Proud2Bme | Proud2Bme Rock Star: Margy McCallum

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Proud2Bme Rock Star: Margy McCallum

By Chelsea Kronengold-- Meet Margy, an inspiring young activist who formed a Proud2Bme club at John Burroughs School in St. Louis, MO.

Margy McCallum (right) and her friend and Vice President, Alex O'Neal (left), have created a safe space at their school to educate their peers about eating disorders, body acceptance and activism. I had the opportunity to talk to Margy about her motivation to start a Proud2Bme club, the structure of the organization, and her thoughts on social media's influence on body image.

Chelsea: What made you want to start a Proud2Bme club at your school?

Margy: I wanted to give our community a safe place to talk about body-image issues and to spread awareness about eating disorders: how they affect communities, how to handle them, and how to help out an affected loved one. I also wanted to encourage the student body to feel comfortable in the skin they are in.

Chelsea: Can you explain how the club is structured? What are some topics you discuss? Has the club done any community outreach?

Margy: We are a new club, so we are just starting to really get things rolling, but we meet as much as we can before school. I am the leader of the club and we have around 45 students signed up (our school is small, but mighty). So far we have educated students about eating disorders, screened dove real beauty campaign videos, brought in a speaker that had personally recovered from an eating disorder, advertised the NEDA walk, put up positive posters, and set up a compliments box. The compliments box is a box into which students can slip anonymous (filtered) compliments to their peers or teachers. Our club makes John Burroughs School a truly a brighter place.

Chelsea: On, we have covered the issue of social media and body image. What are some experiences you and your peers have had regarding social media?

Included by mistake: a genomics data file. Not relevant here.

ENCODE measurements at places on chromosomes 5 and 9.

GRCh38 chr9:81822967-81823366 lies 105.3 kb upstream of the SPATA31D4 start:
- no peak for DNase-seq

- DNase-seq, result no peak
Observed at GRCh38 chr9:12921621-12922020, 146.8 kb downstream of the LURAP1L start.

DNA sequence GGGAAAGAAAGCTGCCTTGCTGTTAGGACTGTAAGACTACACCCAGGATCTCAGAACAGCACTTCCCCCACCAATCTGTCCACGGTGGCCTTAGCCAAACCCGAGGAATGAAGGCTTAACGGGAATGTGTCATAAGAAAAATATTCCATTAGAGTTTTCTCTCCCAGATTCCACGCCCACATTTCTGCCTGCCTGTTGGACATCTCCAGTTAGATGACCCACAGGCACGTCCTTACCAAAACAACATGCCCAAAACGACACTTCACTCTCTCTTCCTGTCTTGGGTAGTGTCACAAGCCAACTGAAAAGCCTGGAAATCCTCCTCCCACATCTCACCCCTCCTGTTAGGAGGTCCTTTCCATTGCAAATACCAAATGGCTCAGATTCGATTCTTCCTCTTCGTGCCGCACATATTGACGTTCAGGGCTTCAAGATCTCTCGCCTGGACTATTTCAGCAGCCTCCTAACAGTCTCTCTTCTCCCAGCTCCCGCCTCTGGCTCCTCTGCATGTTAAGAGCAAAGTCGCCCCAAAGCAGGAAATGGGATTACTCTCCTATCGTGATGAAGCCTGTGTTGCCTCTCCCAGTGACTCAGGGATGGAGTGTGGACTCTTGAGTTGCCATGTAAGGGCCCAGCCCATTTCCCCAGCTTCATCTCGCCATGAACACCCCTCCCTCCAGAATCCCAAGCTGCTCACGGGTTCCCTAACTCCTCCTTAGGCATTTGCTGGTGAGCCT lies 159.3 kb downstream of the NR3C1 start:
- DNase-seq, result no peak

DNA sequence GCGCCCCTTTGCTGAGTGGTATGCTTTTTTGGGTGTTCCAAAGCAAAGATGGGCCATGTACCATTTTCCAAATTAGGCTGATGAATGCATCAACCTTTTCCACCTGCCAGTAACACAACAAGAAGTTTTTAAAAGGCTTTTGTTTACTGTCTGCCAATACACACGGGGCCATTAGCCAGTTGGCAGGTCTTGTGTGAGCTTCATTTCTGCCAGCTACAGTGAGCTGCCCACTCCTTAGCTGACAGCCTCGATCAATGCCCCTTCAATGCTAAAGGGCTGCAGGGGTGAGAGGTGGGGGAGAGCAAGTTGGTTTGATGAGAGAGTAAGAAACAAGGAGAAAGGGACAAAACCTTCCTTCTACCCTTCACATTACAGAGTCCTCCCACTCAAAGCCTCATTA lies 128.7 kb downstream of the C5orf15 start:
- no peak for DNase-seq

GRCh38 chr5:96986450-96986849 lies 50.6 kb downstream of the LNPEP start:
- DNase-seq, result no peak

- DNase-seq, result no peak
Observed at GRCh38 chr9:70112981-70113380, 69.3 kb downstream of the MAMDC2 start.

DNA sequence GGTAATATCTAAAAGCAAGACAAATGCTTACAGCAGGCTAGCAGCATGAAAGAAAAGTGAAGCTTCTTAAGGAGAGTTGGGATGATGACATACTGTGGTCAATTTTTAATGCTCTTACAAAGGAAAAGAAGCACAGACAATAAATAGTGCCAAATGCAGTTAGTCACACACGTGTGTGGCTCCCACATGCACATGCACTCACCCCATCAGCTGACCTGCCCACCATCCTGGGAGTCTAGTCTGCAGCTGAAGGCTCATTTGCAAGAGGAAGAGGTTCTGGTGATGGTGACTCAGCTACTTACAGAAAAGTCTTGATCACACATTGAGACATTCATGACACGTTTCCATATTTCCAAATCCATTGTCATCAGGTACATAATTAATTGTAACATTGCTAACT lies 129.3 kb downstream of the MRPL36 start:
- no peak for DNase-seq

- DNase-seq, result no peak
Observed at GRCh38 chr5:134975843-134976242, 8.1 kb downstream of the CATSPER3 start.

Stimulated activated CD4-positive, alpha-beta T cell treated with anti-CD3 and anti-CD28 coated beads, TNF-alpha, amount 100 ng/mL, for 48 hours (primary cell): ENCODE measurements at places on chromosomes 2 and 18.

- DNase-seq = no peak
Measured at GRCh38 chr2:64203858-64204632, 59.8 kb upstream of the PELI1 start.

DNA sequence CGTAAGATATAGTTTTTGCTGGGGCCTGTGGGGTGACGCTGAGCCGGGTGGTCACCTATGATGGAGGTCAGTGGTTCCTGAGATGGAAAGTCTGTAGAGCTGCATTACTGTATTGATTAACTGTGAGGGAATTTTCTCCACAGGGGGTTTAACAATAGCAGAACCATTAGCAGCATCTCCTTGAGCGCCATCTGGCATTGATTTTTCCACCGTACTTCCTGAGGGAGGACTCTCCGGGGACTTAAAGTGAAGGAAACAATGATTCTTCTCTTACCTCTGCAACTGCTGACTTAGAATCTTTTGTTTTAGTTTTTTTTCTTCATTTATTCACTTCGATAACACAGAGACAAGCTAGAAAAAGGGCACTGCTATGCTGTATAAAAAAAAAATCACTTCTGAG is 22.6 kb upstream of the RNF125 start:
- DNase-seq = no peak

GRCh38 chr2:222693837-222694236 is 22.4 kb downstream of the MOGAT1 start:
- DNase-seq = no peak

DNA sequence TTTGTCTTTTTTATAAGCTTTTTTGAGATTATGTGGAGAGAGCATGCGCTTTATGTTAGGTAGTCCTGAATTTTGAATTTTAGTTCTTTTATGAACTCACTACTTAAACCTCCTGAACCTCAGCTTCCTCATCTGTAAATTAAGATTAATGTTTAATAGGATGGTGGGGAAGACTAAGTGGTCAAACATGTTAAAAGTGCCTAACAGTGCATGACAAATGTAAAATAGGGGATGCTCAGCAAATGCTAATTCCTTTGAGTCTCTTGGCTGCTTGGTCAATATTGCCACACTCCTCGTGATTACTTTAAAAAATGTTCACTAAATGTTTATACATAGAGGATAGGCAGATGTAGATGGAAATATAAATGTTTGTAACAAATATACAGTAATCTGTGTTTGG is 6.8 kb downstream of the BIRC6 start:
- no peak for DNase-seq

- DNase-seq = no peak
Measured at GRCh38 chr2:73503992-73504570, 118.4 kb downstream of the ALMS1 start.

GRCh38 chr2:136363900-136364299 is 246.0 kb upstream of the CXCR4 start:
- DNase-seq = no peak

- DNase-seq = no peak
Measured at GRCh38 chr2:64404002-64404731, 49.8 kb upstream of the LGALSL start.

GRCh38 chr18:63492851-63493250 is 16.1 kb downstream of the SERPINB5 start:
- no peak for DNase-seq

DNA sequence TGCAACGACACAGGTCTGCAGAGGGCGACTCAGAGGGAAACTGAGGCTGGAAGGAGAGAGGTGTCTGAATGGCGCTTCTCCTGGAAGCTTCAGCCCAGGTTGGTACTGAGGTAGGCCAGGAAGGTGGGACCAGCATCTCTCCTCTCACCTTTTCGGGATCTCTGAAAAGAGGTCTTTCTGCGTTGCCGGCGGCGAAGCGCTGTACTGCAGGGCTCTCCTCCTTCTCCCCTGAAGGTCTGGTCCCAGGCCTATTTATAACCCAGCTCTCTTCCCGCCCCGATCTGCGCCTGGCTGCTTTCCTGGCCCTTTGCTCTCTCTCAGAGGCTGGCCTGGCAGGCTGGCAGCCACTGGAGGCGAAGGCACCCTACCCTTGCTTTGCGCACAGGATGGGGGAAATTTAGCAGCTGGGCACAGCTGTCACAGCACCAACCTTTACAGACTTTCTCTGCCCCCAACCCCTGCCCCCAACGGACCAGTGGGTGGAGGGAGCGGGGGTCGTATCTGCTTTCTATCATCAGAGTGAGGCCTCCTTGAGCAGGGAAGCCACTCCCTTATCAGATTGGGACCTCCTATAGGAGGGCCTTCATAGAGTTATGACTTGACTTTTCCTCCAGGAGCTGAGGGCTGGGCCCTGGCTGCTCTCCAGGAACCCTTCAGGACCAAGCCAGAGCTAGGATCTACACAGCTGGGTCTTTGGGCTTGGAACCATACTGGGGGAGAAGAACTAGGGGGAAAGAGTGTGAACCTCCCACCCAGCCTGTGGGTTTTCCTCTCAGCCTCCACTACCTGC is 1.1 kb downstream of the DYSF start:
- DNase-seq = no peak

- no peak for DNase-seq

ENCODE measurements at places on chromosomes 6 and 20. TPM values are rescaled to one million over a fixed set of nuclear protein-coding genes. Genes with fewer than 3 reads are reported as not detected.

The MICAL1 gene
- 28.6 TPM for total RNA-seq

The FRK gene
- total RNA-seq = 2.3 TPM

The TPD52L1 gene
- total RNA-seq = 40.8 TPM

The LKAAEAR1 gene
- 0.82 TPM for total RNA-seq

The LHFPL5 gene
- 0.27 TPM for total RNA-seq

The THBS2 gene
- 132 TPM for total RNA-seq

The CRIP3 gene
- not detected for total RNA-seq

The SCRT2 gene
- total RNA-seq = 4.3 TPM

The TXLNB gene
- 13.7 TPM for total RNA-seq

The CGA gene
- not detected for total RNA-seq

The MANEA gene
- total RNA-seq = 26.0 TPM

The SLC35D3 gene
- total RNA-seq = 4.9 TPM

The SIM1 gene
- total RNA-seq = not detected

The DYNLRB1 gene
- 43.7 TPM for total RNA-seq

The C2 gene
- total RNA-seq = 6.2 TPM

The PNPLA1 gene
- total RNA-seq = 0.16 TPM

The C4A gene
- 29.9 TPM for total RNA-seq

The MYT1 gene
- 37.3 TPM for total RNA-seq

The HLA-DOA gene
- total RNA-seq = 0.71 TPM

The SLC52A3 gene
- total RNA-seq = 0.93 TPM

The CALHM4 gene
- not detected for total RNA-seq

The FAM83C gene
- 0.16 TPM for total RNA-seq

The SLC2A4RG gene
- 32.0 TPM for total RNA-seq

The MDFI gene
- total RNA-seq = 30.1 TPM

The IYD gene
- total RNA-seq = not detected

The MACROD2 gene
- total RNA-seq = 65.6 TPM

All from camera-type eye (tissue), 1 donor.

Margy: My peers and I have almost all had experiences with social media that have affected our body image in a negative way. The internet is full of hurtful things. My friends have all been offended and shocked by the "thigh-gap" movement on tumblr. Also, there are many negative things said online about women’s bodies. One of my peers found a group message where the boys in her class were posting pictures of her and her friends and saying negative things about their bodies. There are also many people on social media that edit their photos to make their bodies look perfect. This makes many girls sad because they feel like all of the people around them are unrealistically flawless, and they then compare themselves to this. It is sad how what is said and done on social media can have such a negative effect on the way we see our bodies, but we have to work to feel confident with ourselves so that the internet cannot have that power.

Chelsea: What advice would you like to give to young adults struggling with poor body image and self-esteem?

Margy: Everyone on this earth is beautiful. It may not be what the boys in your class think is "hot" or what society says is "perfect." A common misconception about beauty is that it has one definition. I'm here to tell you that's false. There are a million things about you that make you beautiful. It may be the sparkle in your eye or the smile you get after you do something you love. It may be the freckles on your cheeks or your crooked nose. It may be your positive outlook on life, or your depth. There is beauty in the way your heart never stops pumping blood to the rest of your body, the way your hair changes color in the sun, and the way you smell, touch, hear, and see. Your body is a vessel for your beautiful soul. Beauty is everywhere, and there are infinite of definitions of beauty. Find your own. No matter what, you are many types of beautiful. Believe it, and don’t ever let anyone tell you that you are not beautiful, because that is not true.

Chelsea: What makes you proud2bYOU?

Margy: I am proud2Bme because I have friends and family that I love, I have passions that make me smile, and I can find happiness wherever I go. I know I have the power to create a positive life. I am confident in myself and my abilities and I do not need people to tell me what I am, or what I can do. I realize that my flaws are part of what makes me "me". This is what makes me proud2Bme.

Do you know an activist who is committed to building a nation where confidence rules? Are YOU that person? Nominate a Proud2Bme Rock Star!


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About Us

Proud2Bme is an online community created by and for teens. We cover everything from fashion and beauty to news, culture, and entertainment—all with the goal of promoting positive body image and encouraging healthy attitudes about food and weight.

This site was developed in partnership with Riverduinen and made possible by generous contributions from JPMorgan Chase, Globant, the University of Delaware, and The Hilda & Preston Davis Foundation.

Proud2Bme was first launched in the Netherlands by Riverduinen, a mental health organization that has licensed the concept to the National Eating Disorders Association. Unless otherwise noted, all original content on this site is copyright The National Eating Disorders Association. The Proud2Bme brand, logos, and trademarks are property of Rivierduinen.